Power developments in Africa, September 2017

Egypt to expand renewable energy projects

ACWA Power signed a power purchase agreement with the government of Egypt for three solar photovoltaic power plants in Benban under Round 2 of the feed-in-tariff (FiT) programme. The three projects will have an aggregate capacity of 165,5 MW. The construction will begin late 2017 and then power 80 000 houses. Egypt’s FiT programme aims to secure 2000 MW of solar capacity and 2000 MW of wind capacity.

Coal-fired power station planned

The Sese joint venture has completed the technical studies for the coal mining and power generation for the 450 MW Sese integrated power project in Zimbabwe. A conceptual study determined that Sese coal is a suitable fuel for either pulverised coal boiler technology (PC) or circulating fluidised bed boiler technology (CFB). Fuel specification datasheets were completed for both PC and CFB boilers. Studies of coal mine scheduling for the coal mine are complete and final detailed engineering studies and the completion of a formal mine plan will be available soon.

Kenyan geothermal project

Construction of the 105 MW geothermal power plants in Menengai, Kenya, are likely to start soon after the government issued letters of support (LOS) to independent power producers (IPPs). The national treasury confirmed that the much-needed LOS will be expedited. The government LOS is a requirement by IPPs to start construction of power plants. The Geothermal Development Company is set to start the Suswa geothermal project which has an estimated geothermal potential of 750 MW. The Mt. Suswa geothermal project will provide affordable and reliable clean energy to boost Kenya’s economy. The project will also open job opportunities for many Kenyans.

Utility-scale solar PV for Lesotho

A subsidiary of OnePower Lesotho will develop the country’s first utility scale 20 MW solar photovoltaic project. The electricity will feed into the national grid in Mafeteng province. The project will contribute to a strategic phase-out of costly power imports from Mozambique and reduce reliance on imported coal-generated power from South Africa. The project will contribute 13% of Lesotho’s maximum system demand of around 150 MW. The Sustainable Energy Fund for Africa approved a US$695 500 loan to develop the project.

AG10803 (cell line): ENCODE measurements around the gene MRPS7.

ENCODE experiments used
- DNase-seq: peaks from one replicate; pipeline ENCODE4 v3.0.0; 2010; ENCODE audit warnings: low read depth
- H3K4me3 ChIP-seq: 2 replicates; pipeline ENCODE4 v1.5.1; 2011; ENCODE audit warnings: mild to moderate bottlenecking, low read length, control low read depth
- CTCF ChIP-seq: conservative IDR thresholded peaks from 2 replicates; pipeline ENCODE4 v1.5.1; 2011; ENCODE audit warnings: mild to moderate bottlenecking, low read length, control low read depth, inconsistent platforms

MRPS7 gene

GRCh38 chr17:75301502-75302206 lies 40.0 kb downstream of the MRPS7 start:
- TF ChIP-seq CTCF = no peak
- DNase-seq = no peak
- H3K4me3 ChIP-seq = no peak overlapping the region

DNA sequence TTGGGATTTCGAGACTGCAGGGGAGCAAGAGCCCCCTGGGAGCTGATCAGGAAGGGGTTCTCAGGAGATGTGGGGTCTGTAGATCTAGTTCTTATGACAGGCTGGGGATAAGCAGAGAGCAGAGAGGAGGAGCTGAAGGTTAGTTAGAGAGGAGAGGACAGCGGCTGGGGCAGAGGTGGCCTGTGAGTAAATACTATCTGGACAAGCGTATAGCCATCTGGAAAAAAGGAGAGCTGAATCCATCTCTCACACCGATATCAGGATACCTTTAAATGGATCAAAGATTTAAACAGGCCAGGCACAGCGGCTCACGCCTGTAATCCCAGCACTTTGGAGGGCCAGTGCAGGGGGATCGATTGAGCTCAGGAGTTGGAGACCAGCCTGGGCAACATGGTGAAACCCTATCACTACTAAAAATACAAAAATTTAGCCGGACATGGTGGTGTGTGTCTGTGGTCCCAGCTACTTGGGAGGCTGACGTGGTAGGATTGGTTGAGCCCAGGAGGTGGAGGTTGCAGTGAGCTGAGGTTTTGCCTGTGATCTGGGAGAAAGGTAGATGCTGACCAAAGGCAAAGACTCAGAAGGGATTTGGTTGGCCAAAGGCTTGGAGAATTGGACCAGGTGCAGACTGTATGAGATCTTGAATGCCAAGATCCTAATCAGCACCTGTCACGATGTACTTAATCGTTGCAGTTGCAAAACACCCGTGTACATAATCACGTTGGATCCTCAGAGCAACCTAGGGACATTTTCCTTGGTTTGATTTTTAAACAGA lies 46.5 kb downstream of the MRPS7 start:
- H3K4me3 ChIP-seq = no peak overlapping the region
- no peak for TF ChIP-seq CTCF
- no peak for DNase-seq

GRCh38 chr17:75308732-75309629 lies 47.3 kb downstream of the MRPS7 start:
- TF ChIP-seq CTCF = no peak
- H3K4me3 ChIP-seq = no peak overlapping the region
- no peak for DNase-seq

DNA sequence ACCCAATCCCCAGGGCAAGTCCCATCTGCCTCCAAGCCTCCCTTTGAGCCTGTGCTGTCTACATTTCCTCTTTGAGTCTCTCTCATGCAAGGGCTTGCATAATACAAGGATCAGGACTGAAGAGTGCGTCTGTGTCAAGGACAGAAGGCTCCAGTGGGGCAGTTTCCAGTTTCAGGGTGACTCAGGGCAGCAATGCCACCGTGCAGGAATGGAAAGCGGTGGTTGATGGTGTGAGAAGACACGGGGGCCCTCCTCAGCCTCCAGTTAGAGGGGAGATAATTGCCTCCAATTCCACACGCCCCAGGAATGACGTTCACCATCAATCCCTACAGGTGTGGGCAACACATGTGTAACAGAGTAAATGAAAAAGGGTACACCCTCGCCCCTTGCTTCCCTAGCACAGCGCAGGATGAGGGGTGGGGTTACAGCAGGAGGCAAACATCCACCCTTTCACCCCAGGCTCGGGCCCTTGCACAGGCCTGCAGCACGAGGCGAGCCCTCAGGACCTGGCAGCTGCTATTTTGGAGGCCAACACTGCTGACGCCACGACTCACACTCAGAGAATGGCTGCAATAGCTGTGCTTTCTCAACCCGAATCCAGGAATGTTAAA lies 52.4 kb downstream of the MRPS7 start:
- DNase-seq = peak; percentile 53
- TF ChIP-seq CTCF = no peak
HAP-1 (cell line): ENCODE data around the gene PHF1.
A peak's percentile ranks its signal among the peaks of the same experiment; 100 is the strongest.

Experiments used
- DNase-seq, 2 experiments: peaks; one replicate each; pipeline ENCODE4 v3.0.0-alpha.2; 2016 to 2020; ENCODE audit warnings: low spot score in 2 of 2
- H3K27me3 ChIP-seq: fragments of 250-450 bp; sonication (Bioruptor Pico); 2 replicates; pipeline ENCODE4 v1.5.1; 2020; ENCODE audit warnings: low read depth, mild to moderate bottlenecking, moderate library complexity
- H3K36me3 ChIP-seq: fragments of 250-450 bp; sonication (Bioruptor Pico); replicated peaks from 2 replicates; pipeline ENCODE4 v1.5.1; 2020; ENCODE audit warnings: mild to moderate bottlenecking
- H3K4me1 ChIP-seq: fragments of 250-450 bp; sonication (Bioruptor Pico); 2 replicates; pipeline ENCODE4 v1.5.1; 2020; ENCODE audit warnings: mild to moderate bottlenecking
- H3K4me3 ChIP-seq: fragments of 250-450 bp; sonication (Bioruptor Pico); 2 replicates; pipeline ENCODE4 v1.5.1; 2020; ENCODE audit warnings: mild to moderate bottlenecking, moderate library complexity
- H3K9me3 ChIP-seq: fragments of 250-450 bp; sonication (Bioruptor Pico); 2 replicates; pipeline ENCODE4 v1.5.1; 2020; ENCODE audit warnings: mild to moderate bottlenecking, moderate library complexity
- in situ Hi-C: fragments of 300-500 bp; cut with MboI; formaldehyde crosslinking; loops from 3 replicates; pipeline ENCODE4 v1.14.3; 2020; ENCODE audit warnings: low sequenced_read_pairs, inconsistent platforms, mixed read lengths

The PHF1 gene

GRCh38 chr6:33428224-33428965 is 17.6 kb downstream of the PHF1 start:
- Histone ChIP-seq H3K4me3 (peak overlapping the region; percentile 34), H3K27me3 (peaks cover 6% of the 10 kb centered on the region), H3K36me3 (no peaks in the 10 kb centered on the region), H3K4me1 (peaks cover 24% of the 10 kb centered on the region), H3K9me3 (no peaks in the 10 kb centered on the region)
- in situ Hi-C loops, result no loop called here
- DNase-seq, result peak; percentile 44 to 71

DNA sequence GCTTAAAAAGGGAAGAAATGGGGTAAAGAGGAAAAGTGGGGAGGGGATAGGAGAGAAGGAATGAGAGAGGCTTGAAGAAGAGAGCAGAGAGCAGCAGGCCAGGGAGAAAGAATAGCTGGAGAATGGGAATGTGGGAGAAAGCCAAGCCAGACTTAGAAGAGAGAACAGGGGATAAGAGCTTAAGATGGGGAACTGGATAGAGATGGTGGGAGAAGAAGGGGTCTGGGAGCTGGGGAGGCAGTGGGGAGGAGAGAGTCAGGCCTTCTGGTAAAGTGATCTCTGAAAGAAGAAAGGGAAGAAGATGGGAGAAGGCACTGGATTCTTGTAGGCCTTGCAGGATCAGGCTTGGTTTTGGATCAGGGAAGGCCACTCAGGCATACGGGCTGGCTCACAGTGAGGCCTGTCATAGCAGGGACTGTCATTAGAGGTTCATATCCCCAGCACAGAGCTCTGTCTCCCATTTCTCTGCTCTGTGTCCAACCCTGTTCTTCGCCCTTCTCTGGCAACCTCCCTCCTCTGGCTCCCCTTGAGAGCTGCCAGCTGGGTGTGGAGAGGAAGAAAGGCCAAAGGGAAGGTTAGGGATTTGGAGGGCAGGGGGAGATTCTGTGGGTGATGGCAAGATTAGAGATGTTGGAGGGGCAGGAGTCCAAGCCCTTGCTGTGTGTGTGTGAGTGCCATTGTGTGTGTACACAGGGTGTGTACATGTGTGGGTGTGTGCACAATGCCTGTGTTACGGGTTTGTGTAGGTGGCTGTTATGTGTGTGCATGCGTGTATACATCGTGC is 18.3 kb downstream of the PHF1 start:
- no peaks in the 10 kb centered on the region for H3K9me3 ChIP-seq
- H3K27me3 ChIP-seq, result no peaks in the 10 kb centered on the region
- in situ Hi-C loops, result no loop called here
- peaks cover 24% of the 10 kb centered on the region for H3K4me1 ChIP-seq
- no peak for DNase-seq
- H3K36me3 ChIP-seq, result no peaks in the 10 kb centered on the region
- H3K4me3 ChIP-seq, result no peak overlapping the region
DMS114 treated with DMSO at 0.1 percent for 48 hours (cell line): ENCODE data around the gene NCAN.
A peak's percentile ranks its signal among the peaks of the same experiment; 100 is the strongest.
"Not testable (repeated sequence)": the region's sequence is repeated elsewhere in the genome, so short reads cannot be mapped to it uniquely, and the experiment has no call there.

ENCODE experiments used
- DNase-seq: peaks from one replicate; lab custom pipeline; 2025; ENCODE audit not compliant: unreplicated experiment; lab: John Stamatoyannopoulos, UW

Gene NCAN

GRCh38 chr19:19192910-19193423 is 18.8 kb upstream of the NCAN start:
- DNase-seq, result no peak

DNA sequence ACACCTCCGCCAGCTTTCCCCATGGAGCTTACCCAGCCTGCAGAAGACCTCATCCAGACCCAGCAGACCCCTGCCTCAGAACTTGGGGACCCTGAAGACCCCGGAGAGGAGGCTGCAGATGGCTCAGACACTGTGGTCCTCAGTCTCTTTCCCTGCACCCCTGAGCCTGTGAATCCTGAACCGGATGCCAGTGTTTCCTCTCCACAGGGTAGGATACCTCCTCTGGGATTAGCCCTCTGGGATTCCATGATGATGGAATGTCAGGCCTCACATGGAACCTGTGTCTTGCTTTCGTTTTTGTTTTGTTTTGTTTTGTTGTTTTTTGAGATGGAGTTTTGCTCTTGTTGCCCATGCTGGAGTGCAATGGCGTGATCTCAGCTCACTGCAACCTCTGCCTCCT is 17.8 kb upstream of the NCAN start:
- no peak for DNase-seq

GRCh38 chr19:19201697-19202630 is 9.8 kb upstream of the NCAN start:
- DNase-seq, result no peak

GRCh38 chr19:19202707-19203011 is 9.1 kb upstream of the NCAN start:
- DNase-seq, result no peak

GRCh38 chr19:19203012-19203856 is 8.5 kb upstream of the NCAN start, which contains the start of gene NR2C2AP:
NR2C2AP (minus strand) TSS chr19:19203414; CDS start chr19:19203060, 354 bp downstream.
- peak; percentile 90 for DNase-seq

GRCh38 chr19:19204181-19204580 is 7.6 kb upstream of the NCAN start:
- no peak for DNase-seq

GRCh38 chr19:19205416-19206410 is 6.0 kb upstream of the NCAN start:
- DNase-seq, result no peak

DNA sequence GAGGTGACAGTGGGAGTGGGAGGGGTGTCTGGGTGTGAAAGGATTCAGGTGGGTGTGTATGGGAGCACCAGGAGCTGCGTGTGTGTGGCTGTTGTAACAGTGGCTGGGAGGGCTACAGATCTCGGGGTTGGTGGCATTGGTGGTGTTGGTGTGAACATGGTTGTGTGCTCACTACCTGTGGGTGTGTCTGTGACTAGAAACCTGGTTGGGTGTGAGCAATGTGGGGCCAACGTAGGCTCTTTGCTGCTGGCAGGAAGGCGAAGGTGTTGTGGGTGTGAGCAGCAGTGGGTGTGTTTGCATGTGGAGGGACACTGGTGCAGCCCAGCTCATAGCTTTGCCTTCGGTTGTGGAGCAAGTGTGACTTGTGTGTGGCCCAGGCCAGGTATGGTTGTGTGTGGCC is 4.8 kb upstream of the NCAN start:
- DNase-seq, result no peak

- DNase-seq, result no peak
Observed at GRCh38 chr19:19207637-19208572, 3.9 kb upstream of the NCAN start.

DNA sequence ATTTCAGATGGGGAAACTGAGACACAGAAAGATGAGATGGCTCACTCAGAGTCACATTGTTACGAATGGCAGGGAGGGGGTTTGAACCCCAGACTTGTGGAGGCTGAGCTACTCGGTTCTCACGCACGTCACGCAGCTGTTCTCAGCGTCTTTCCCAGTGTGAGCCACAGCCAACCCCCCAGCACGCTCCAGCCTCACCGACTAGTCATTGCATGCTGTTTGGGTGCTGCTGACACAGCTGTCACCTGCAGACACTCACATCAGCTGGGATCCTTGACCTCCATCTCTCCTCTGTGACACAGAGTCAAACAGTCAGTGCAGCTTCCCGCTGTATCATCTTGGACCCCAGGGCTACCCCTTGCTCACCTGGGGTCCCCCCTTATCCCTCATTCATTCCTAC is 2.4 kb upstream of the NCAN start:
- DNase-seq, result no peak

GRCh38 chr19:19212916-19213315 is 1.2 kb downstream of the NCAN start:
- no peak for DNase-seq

50 MW wind power for Ghana

Engie and Eleqtra, a developer of power and transportation projects in sub-Saharan Africa, signed a joint development agreement which defines the terms and the schedule for the development and construction of the 50 MW Ada Wind power project in the Greater Accra Region in Ghana. The project is expected to cost $120-million and to start operations early 2019. The location offers a combination of strong wind resources, availability of open land and good access to transmission infrastructure. The Ada Wind project will contribute to the Ghanaian government’s objective of generating 10% of its electricity from renewable resources.

4,5 GW project in Tunisia

The Tunisian Ministry of Energy, Mines and Renewable Energy is considering a 4,5 GW solar export project. The solar complex will be built in the Sahara Desert in Southwest Tunisia and is set to supply Europe with up to 4,5 GW, with some being left over for local consumption. The 4,5 GW will be enough to power 5-million European homes or 7-million electric vehicles. Three HVDC submarine cables between Tunisia and Eurape are already under development.

Expanding MV networks in Mauritania

The government of Mauritania and the Kuwait Fund for Arab Economic Development granted a loan of KD10-million (US$34-million) to finance the expansion of medium voltage networks in south east Mauritania. The agreement outlining the implementation of the project was also signed by the Kuwait Fund and Mauritania Electricity Company, which will implement the project. The project will provide electricity to people in the Gorgol and Guidimaka regions. It will extend a loop of 595 km of medium voltage (33 kV) which is composed of three sections: Selibaby-Kehide, Kehide-Gouray, and Gouray-Selibaby, together with low voltage networks (400 V) and consumers’ connections.

Transmission line upgrade

The Ghana Grid Company is reconstructing transmission lines in the greater Accra region. The company will upgrade the 161 kV Tema-Achimota-Mallam transmission line and the work will be done from the Volta substation at Tema through Ashiaman, Adjirigano American House area, Dzorwulu, Kotobabi, Avenor, Industrial area, North Kaneshie, Bubuashie, Kwashieman, through Mallam to the Mallam substation.

Hydropower expansion

Joule Africa will build an extension to the existing 50 MW hydro station, Bumbuna I, situated in the north east of Sierra Leone, adding 143 MW of power capacity. Construction on Bumbuna II, will begin in mid-2018 with operations to start four years later. Seli Hydropower will build, own and operate Bumbuna II. The Bumbuna Hydroelectric Power Project forms a critical part of the government of Sierra Leone’s long-term energy strategy.

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